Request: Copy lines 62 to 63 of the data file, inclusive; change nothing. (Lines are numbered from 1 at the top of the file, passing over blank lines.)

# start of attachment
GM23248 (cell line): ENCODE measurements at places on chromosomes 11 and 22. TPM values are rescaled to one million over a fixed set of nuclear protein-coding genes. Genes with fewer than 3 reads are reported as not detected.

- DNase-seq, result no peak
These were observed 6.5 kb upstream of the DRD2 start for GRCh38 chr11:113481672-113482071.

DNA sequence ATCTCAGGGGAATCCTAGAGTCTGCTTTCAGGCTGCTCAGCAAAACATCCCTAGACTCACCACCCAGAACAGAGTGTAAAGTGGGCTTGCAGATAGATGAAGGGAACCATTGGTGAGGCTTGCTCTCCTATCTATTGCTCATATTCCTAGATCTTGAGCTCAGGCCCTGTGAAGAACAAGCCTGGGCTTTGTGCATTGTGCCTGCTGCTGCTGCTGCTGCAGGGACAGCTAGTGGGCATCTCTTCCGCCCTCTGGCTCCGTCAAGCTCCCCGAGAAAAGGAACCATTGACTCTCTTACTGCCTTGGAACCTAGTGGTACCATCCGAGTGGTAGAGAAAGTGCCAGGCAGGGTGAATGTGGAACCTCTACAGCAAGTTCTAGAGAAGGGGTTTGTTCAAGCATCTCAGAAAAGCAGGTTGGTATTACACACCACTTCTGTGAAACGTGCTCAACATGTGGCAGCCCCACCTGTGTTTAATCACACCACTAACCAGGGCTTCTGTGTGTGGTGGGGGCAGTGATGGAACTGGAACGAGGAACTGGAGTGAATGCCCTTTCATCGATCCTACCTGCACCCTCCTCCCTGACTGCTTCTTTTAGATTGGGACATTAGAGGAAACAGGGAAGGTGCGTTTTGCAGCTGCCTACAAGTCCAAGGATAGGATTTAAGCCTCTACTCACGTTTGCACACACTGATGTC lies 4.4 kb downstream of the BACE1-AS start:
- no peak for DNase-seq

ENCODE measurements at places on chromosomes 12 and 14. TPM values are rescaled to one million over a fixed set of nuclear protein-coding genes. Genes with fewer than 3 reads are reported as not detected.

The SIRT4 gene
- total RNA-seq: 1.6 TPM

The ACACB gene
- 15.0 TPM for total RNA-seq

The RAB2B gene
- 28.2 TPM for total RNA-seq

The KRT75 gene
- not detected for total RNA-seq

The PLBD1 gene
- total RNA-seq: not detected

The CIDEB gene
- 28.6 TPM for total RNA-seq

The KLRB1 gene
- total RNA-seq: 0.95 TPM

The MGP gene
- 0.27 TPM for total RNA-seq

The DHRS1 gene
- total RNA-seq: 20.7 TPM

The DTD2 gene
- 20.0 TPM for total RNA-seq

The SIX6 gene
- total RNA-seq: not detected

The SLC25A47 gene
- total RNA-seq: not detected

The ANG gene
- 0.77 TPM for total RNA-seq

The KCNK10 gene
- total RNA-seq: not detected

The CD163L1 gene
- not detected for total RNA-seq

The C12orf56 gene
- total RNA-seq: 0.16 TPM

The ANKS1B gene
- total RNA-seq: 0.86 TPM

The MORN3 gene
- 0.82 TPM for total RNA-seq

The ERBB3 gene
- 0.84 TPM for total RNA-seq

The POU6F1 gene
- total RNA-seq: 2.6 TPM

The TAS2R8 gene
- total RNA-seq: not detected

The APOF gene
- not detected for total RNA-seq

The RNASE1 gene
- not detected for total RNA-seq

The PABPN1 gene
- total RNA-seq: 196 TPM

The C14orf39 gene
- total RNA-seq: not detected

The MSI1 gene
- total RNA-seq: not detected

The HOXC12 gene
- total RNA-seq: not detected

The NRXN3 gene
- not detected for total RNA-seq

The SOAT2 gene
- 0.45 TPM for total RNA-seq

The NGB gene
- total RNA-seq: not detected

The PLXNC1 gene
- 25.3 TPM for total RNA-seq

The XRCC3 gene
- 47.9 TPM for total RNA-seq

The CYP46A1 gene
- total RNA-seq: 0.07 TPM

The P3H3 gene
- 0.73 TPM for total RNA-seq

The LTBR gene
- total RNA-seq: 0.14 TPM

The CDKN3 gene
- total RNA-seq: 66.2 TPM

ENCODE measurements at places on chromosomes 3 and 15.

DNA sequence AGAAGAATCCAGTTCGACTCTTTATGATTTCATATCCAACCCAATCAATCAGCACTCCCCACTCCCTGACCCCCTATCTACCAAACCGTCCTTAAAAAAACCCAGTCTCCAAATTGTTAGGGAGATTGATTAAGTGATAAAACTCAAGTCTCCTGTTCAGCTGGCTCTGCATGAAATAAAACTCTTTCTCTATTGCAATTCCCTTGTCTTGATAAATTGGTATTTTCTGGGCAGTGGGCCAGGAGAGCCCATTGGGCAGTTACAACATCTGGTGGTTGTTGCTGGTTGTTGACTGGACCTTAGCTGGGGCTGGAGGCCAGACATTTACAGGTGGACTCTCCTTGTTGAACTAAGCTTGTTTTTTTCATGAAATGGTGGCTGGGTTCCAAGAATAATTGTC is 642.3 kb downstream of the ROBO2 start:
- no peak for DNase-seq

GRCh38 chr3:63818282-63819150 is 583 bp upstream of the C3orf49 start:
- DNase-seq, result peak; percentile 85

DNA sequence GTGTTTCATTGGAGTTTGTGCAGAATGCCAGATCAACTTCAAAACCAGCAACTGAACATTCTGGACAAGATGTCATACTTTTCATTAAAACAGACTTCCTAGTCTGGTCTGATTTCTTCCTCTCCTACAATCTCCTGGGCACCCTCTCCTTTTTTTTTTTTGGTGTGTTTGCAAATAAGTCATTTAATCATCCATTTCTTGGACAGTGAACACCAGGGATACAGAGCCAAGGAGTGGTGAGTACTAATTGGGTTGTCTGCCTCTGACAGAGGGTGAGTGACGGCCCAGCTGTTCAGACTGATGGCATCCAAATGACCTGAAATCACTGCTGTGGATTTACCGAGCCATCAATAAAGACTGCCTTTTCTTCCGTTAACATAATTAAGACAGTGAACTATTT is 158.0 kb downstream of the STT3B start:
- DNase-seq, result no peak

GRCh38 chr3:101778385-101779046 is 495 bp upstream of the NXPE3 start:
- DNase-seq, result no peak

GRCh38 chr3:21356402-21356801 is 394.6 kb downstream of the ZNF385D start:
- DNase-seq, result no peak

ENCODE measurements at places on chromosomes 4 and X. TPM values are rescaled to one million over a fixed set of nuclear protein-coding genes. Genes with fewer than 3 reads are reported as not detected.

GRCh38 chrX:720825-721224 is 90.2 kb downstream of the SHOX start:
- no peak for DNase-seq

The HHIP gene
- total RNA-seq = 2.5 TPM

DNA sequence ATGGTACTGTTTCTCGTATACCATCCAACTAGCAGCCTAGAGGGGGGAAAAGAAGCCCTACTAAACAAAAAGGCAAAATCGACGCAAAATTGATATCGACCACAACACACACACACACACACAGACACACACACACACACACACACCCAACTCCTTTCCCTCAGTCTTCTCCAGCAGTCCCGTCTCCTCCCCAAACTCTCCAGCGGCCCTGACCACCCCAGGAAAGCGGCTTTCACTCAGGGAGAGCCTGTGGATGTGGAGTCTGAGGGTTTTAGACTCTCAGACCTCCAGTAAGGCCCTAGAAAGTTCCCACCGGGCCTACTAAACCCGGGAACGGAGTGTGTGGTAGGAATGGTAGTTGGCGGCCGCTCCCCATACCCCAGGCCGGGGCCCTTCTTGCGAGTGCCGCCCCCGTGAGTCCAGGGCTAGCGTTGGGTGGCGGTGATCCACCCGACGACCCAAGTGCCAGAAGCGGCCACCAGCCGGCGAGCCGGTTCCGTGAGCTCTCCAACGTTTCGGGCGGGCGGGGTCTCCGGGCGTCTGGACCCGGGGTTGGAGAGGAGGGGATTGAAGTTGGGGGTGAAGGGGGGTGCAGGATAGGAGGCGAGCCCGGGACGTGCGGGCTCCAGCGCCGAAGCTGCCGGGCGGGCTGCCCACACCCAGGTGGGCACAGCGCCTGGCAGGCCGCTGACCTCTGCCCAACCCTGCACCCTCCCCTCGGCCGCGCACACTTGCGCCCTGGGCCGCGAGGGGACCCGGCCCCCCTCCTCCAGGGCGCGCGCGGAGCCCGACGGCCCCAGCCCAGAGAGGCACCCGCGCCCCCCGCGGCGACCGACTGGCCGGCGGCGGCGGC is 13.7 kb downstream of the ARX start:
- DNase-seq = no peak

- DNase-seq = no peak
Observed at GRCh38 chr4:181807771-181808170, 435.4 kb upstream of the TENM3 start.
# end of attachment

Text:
- not detected for total RNA-seq

The SOAT2 gene